One of the worst things with new software and operating systems is that support for older devices and hardware dies off eventually.
This is the reality mostly for Windows and macOS however, as after a couple of generations, updates are impossible and you are forced into buying the new thing.
That is the special thing about Linux and its many distributions (Distros for short), as even decade-old hardware can still run the newest updates.
Linux is super lightweight compared to macOS and Windows and is highly customizable, so even decade-old hardware can run semi smoothly.

Goal:

In this article, I will show you how you can download Linux, specifically Ubuntu on an old device, where Windows or macOS support has stopped, or if you just want to try out Linux, which is fine too.
I will be using an old Mac Mini (mid-2007) and upgrading it to run the newest Ubuntu 21.10 distro.
I will be using a windows computer and a USB drive to format the ISO/operating system and then run the install on the Mac Mini.

The Procedure:

Before anything you’ll need a couple of programs and files which can be found here:

https://drive.google.com/drive/folders/1t2NTGfIf7drsDIQbq2q_rEoQMzdGiOo7?usp=sharing

Step 1 (Change Boot and Rufus):

The first thing you’ll need is the iso file and a way to boot into it, so you can download Ubuntu from it.
You need to download an iso file on your separate Windows computer, which can be found in my Google Drive folder it is called: “ubuntu-14.04.6-desktop-amd64.iso”.
The iso file is the 2014 version for a reason as it is the most stable for downloading, but you can easily upgrade when you have Ubuntu, this is just a start.
Then you’ll also need a program called Rufus, which will make the iso file usable for your computer.
This program can either be found in my Google Drive folder or downloaded on their Website.
When you have downloaded Rufus insert your USB drive and open Rufus, and then select the iso file you downloaded before and then select GPT scheme and FAT32 file system.
If you have done it right it should look something like this:

Step 2 (New Boot):

Now that you have a newly formatted iso USB drive, there is one more thing to do before you can insert it into your old computer.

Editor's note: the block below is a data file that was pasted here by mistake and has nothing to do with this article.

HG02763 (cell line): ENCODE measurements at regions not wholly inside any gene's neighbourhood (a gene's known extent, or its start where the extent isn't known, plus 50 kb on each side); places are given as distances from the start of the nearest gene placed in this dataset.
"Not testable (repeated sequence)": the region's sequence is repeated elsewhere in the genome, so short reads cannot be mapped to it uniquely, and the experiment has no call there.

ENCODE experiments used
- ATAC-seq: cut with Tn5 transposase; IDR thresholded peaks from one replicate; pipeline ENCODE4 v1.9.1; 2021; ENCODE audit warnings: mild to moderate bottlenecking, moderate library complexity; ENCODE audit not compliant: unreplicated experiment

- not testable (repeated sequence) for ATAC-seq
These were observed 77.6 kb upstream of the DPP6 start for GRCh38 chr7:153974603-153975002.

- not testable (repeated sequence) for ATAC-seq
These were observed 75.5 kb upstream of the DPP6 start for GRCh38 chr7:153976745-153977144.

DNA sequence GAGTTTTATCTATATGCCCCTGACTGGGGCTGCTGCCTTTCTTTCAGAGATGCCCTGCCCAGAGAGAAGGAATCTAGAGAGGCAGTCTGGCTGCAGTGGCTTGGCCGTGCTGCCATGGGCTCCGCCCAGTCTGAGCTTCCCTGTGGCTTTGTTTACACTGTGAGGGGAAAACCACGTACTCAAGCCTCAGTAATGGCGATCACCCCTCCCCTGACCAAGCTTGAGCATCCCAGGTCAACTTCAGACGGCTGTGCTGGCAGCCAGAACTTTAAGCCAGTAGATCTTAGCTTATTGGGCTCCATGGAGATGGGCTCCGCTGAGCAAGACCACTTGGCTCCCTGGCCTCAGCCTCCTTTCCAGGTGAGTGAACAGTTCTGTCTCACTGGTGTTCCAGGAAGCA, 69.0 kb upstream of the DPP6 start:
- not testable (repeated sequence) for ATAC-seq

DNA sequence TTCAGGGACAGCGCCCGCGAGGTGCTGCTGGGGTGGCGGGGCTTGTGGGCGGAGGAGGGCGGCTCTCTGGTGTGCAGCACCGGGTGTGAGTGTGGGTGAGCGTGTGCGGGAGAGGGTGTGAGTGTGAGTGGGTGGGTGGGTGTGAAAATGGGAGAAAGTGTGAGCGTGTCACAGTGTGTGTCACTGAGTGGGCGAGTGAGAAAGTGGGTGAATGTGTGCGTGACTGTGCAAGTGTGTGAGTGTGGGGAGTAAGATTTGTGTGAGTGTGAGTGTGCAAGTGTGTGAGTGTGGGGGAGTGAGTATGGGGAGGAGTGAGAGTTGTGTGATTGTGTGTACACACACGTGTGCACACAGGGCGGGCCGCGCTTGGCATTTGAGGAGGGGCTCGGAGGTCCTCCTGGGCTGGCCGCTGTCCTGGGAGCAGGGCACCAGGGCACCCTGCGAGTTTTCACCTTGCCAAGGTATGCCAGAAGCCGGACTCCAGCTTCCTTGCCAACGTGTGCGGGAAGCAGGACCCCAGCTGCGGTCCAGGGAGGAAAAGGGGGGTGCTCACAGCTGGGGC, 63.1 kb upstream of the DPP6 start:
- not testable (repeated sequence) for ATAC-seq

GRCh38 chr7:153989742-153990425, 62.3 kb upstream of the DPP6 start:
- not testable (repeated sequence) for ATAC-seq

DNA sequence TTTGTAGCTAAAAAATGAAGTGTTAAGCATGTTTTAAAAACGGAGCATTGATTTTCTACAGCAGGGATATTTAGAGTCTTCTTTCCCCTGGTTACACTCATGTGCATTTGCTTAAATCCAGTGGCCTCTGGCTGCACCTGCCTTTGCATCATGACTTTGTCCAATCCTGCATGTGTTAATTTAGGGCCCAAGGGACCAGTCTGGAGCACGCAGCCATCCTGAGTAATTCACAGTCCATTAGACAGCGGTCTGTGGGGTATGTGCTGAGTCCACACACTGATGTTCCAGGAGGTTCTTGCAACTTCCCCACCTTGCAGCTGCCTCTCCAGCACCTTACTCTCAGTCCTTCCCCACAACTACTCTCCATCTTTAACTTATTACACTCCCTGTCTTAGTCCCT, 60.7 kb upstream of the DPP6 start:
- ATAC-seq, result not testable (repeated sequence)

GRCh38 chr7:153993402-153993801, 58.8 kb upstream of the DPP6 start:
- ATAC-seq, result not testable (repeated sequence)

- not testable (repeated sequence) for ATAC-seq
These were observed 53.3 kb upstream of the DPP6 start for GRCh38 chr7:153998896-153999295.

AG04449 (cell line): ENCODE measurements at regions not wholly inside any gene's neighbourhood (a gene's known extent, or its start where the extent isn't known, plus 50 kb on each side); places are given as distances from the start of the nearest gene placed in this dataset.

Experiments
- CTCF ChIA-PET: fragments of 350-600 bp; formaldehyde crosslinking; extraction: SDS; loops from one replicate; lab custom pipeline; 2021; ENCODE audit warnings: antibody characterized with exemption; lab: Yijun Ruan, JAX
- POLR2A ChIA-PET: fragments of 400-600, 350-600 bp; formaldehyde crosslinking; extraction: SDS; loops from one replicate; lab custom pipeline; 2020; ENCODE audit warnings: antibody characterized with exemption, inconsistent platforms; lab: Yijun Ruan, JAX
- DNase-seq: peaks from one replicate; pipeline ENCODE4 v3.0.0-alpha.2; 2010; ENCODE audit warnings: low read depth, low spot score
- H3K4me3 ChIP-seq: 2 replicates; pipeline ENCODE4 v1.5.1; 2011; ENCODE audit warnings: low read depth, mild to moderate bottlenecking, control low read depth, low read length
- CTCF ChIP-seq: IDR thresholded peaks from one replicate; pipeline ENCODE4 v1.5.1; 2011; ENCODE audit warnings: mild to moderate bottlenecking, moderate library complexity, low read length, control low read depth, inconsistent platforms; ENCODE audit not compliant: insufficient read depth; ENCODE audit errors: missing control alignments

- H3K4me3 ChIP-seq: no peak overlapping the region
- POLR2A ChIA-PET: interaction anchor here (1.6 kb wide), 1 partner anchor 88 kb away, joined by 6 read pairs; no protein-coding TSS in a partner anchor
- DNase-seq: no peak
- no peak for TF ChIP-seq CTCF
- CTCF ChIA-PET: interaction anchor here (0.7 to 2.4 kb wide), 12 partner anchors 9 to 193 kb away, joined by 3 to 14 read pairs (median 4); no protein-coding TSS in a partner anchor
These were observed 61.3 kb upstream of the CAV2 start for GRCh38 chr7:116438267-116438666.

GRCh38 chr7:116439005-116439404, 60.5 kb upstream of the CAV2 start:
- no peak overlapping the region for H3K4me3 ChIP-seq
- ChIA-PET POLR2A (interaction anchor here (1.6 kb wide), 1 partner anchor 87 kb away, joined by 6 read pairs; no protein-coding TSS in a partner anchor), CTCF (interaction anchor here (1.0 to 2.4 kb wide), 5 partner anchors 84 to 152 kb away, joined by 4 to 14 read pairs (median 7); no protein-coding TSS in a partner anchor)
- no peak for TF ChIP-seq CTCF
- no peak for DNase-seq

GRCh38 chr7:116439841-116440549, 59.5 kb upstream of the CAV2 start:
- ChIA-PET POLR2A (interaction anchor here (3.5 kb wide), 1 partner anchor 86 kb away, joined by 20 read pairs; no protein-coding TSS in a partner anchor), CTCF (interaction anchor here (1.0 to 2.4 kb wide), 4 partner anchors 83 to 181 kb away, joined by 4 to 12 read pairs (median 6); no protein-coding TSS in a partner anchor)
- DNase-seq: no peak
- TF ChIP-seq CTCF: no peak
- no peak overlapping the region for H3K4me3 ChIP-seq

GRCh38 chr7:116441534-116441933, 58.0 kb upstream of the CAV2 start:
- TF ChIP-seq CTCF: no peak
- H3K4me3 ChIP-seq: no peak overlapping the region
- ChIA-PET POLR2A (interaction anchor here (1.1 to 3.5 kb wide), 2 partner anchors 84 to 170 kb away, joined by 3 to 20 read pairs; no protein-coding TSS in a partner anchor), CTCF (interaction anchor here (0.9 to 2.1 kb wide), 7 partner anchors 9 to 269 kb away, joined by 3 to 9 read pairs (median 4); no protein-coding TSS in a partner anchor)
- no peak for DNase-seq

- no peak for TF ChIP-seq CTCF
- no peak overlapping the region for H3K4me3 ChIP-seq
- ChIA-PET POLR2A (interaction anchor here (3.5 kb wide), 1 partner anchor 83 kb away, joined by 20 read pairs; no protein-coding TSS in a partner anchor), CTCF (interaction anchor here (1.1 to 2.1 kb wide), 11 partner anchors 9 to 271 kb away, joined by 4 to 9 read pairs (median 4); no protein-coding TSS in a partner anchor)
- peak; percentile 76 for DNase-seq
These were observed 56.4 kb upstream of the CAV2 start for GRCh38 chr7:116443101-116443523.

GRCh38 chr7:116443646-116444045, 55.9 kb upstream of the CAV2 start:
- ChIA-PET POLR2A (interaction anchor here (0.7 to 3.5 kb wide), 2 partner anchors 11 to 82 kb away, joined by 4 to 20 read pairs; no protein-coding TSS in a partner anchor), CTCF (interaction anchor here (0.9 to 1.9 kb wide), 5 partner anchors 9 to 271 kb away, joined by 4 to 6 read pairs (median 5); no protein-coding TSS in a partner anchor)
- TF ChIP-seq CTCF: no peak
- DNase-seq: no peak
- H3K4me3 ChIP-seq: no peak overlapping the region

If your computer is very old it’ll need an extra file, which can be found in my Google Drive folder called “bootia32.efi”.
This file will need to be downloaded and then moved into the /EFI/BOOT folder that can be found on the USB drive.
When this is done you can eject the USB drive and insert it into your turned-off old computer.

Step 3 (Ubuntu Download):

When you have your USB drive inserted you can turn on your computer.
And depending on your computer you have two options:
If it’s a Mac, then repeatedly press the “option” or “alt” button until a boot menu shows up, and then press the option that is yellow and says “EFI Boot”.
If it’s a Windows computer, then go into your motherboard’s BIOS usually by pressing F11, and then go into your boot menu and choose to boot from whatever your USB drive is called.
Then you should see a menu that says “Install Ubuntu”, just simply press that button and go through the install process the way that you want to.

Step 4 (Set Root and Boot in GNU):

Now Ubuntu is technically installed to your computer, however, it isn’t set as the root, and therefore when your computer restarts from the installation you’ll see a command line-looking screen saying “GNU GRUB version 2.02”.
First, you’ll need to find out where Ubuntu is installed, and you can do that by typing “ls” and then you’ll see a bunch of options.
Go through each of those options with this command: “ls [YOUR OPTION]/home”, until you get “/yourname” back.

When you know your install location then you simply need to write these commands and it will load into your Ubuntu installation.
Your steps might look different, as my install location was (hd0,gpt2).
Each step in the below list signifies an “ENTER” button press:

  • set root=(hd0,gpt2)
  • cmpath=(hd0)
  • prefix=(hd0,gpt2)/boot/grub
  • root=hd0,gpt2
  • set prefi=(hd0,gpt2)/boot/grub
  • insmod normal
  • normal

Then after the last “normal” command, your computer will boot into Ubuntu and you can begin to download and set up everything you want.

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